Apr 11, 2009

The words for Honey and Bee in Japanese

Continuing with our subject on insects (bugs) - I want to talk a little today on two Japanese words that are basically one and the same word - The words for Bee and the word for Honey are basically one word made up of two kanji that when put in reverse say the same thing - Let me show you what I mean -

Honey - Hachimitsu ( 蜂蜜 )
Bee - Mitsubachi ( 蜜蜂 )

Let us take the words apart - In Japanese the word for Honey is made up of the two parts HACHI + MITSU so that

Honey = HACHI + MITSU 蜂 + 蜜

and the word for Bee is made up of the same two parts with an H being replaced by a B
so that

Bee = MITSU + BACHI 蜜 + 蜂

CLICK HERE to go to some pages that I have made before explaining the grammar of why the H has hardened into its B form - Actually in this case it is the HA syllable which has transformed into its BA equivalent form

Remember that HA は

with the ten ten marks becomes BA ば, and the HA syllable in its next transformation with the degree symbol becomes ぱ, or PA.

There is an natural order it seems as IPA diagrams and charts will show us. These syllable transformations are not singulary a Japanese linguistical feature - This sort of syllable transformation appears in other languages also - Therefore remember this order of Japanese syllable transformation for the HA ( は )syllable -

は (HA)--> ば(BA), and ぱ(PA)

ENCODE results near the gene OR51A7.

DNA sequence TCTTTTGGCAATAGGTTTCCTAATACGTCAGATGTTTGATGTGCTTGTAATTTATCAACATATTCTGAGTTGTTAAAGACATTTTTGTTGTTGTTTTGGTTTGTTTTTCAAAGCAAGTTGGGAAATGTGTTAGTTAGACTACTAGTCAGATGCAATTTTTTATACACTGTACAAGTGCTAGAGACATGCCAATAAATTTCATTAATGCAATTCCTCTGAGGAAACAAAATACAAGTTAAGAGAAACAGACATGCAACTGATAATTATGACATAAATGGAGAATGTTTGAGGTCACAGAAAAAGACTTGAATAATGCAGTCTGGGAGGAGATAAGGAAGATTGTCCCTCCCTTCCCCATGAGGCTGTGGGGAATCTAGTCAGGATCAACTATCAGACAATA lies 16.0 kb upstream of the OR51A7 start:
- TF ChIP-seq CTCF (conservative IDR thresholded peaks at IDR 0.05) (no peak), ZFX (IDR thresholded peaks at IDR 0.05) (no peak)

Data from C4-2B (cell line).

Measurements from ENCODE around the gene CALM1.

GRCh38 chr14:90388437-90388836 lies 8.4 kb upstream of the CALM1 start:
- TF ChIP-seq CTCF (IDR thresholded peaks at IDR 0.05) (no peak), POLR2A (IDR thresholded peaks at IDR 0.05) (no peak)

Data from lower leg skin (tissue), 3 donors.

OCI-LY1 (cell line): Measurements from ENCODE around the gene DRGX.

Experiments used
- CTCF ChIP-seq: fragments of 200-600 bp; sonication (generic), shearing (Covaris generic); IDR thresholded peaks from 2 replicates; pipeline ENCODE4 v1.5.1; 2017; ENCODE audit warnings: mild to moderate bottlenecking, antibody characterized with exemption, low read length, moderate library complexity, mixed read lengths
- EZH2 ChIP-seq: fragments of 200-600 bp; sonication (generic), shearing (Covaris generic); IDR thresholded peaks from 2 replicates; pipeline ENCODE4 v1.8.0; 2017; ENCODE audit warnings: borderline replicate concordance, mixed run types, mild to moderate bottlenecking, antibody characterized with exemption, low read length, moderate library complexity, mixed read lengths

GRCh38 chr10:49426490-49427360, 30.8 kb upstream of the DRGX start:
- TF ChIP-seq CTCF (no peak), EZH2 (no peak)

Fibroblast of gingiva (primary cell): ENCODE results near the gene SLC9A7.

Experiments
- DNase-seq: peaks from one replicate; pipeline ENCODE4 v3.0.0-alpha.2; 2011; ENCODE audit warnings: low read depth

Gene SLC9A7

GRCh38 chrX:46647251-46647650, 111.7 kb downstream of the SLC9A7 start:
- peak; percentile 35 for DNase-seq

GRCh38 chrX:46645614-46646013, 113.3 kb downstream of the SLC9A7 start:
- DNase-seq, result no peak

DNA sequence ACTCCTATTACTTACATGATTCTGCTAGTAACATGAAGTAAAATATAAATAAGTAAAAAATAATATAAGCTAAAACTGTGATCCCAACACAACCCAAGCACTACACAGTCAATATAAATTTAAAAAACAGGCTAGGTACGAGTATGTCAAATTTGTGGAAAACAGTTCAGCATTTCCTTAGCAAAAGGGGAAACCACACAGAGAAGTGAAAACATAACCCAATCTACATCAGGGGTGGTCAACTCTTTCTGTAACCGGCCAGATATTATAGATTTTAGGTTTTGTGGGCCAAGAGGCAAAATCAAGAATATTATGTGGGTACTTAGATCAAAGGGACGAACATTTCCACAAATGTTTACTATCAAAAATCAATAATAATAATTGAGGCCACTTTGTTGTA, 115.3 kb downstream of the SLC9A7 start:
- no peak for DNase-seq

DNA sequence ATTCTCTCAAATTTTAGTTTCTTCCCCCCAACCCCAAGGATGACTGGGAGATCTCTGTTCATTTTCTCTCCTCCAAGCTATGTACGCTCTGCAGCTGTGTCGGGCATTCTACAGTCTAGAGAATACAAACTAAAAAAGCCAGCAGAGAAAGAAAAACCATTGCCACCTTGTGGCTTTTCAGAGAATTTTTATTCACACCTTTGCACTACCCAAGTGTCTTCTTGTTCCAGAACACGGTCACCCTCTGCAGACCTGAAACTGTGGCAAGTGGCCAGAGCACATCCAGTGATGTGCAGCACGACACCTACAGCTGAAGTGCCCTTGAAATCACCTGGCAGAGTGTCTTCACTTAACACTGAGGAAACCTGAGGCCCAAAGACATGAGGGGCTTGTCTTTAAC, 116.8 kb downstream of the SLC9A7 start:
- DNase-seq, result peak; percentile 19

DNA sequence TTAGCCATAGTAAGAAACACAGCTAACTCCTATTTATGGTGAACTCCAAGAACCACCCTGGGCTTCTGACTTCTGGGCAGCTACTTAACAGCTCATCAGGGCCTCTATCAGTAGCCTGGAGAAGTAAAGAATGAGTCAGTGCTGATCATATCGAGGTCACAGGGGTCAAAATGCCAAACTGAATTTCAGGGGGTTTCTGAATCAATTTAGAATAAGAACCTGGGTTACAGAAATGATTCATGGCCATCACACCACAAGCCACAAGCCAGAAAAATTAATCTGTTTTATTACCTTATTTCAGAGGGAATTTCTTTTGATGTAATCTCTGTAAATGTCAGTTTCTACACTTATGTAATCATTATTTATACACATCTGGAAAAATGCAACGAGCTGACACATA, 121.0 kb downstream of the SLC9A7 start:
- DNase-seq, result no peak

so in the case of the words for Honey and Bee, In Japanese Bee is the word Honey backwards and Honey is the word for Bee backwards. I thought I might share this because it makes Japanese a fun language to learn, it also shows that Japanese isn't too complicated and within reach of any person who seeks earnestly to become fluent in it.

Next time we will take a closer look at the kanji for ant and bee to see what kind of similiarities we may find to help us on our quest towards Better Japanese

Here are some more links for you on the double consonant linguistical feature as found in today's study.



Ganbatte ne!
Do Your Best!

Apr 5, 2009

The Word for Termite in Japanese

I just thought everyone would like to know a little thing I learned in Japanese but never made a correlation to it in English. This great discovery is that ants aren't too much different from termites. In fact, it is only the color that changes the insect.

In Japanese

ants = ari 蟻 or アリ - in katakana
termites = shiro ari  シロアリ - white ant

Shiroi is the Japanese word for white. Since shiroi, or 白い is in adjectivial form, before a noun we take away the i, or い , so that we have "shiroari", 白アリ or termite instead of shiroi ari. (In the case above, the word for termite is written in all Katakana, which implies that the Japanese think that termites aren't of Japanese origin. However, they still call them white ants because of the shiro part, they just don't use the kanji part for white, 白い.)

That is to say that termites are just ants that are white, or white ants. Doesn't that make sense? In English we totally get screwed up thinking that termites are an all together different species of insect, but really, they are just white ants that like to eat wood.